OPINION: The State of Comedy
The splendor of British comedy, the decline of American comedy, and a new hope for its future.
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Comedy is a likeness of an action that is laughable, complete and of some magnitude, in sweetened speech, acted out, moving us to mirth and hope so as to purify these and expel melancholy. ~Doctor Duane Berquist.
The human person, at its origin, was naturally oriented towards two goals: survival and reproduction. Everything man did was done to fulfill one of these goals. But somehow, man found a third goal: entertainment. Entertainment has since been a prime goal of every human person, sometimes to an unhealthy extent as seen in modern culture. One of the greatest and most enjoyable forms of entertainment is comedy. Whether slapstick, stand-up, or sketch comedy, it nearly always pleases the audience. The most popular and most profitable of these, sketch comedy, is enjoyed worldwide, and the groups who put it on tend to differ greatly. Some of these groups are beneficial and moral to some extent, while others seek to appeal to the most base level of humor. A comparison of several different comedy groups from different backgrounds can be made to show the contrast.
Saturday Night Live (henceforth referred to as SNL) is a weekly comedy show that has aired on NBC since 1975. As a weekly show, it stays up to date on current events and frequently makes sketches about the week’s activities. These often include politics, racial events, religious themes, movie or television parodies, and celebrity blunders. Oftentimes, however, SNL makes sketches or jokes that contain highly sexual themes and explicit language. While funny in the heat of the moment (or often, more cringeworthy than funny,) the impure jokes made on the show are blatant and unnecessary uses of vulgarity. This is in high contrast to an older, more sophisticated form of comedy most often found in the U.K., particularly in the mid 60’s through the early 2000’s. This was the period of Monty Python and the height of British comedy.
Monty Python is perhaps the greatest comedy group of all time. With more lifetime popularity than any other comedy group has ever amassed, the group led by iconic comedians such as John Cleese, Graham Chapman, and Michael Palin, to name a few, wrote and performed witty, ingenious, and satirical sketches and films. Monty Python’s Flying Circus was the troupe’s TV show, and between its four seasons they produced films. The most memorable of these was Monty Python and the Holy Grail, a religious satire about the journey of King Arthur and his Knights of the Roun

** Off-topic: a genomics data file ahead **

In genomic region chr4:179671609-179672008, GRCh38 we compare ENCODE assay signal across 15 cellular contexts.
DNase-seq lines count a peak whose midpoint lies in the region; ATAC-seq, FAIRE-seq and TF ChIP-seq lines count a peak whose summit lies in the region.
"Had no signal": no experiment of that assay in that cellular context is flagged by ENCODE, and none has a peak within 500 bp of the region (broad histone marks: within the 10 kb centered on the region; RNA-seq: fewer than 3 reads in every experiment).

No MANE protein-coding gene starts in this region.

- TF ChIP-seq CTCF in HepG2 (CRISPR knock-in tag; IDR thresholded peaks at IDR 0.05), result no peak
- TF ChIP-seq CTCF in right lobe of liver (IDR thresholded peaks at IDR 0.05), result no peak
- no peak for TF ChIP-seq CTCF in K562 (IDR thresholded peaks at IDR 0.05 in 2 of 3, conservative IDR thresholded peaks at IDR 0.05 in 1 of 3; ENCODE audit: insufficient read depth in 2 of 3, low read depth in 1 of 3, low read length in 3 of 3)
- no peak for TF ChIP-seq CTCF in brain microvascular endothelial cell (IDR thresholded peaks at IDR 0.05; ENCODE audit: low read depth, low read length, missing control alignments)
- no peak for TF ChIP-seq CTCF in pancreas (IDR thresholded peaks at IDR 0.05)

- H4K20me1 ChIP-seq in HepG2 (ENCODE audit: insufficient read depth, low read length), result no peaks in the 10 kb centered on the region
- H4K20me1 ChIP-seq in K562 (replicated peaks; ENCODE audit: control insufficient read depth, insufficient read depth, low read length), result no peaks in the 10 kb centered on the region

d Table across the countryside of Britain on horses, or at least coconuts that sounded like horses when clapped together. Despite the occasional religious joke, none of them were malicious. The style of Python continued to develop, only really taking a dive for their final film: The Meaning of Life. As the last of their films, and one of their last productions ever, The Meaning of Life signified a change in the appropriateness of their style. Granted, many sketches from the past had used sexual or vulgar themes, but the vulgarity has been relatively sparse and the humor was all done intellectually rather than to appeal to the base nature of the viewer. They were not of the sort of SNL. Monty Python broke up in 2014, and multiple members continue to do comedy today.
The contrast between American and British comedy is as big as the difference between black and white. While American comedy tries to appeal to the base nature of comedy by dropping trigger words that have been trained into the minds of the viewers to be seen as funny, British comedy appealed to the intellect, requiring the viewer to have some knowledge of the brilliant coincidence that is comedy in order to find the situation or phrase laughable. Unfortunately, British comedy, as well as most of the world, has been “Americanized” in this aspect. British comedy has sunk, and American comedy continues to thrive on the minds of those lacking the sense of real humor. However, there are groups of people who value real comedy, both slapstick and intellectual, who are striving to bring clean, holy comedy back to the modern world. Enter Studio C, the new (Shoulder) angels of American comedy.
Despite being a relatively younger comedy group than the others mentioned, Studio C has captured thousands of viewers with their hilariously clean, weekly comedy show. They keep a regularly updated YouTube channel with their latest sketches posted several times a week, much to the appeal of their 1.3 million subscribers. Whether they are joking about pop culture, life phases, or holidays, Studio C is always sure to deliver a piece of divine comedy for all to enjoy. The group rose from the ashes of a group known as Divine Comedy, which featured much of the cast of Studio C. The group airs on BYUTV, a Mormon station based out of Brigham Young University in Provo, Utah. The goal of Studio C has been to provide clean family comedy in the day where most comedy is inappropriate for most, if not all, ages. This they have accomplished very well, and continue to do on their show.
Comedy has had its highs and lows throughout the last several years, and despite its current low, there are people working to make comedy pure and sacred again. From people such as Studio C, there is a new hope for comedy.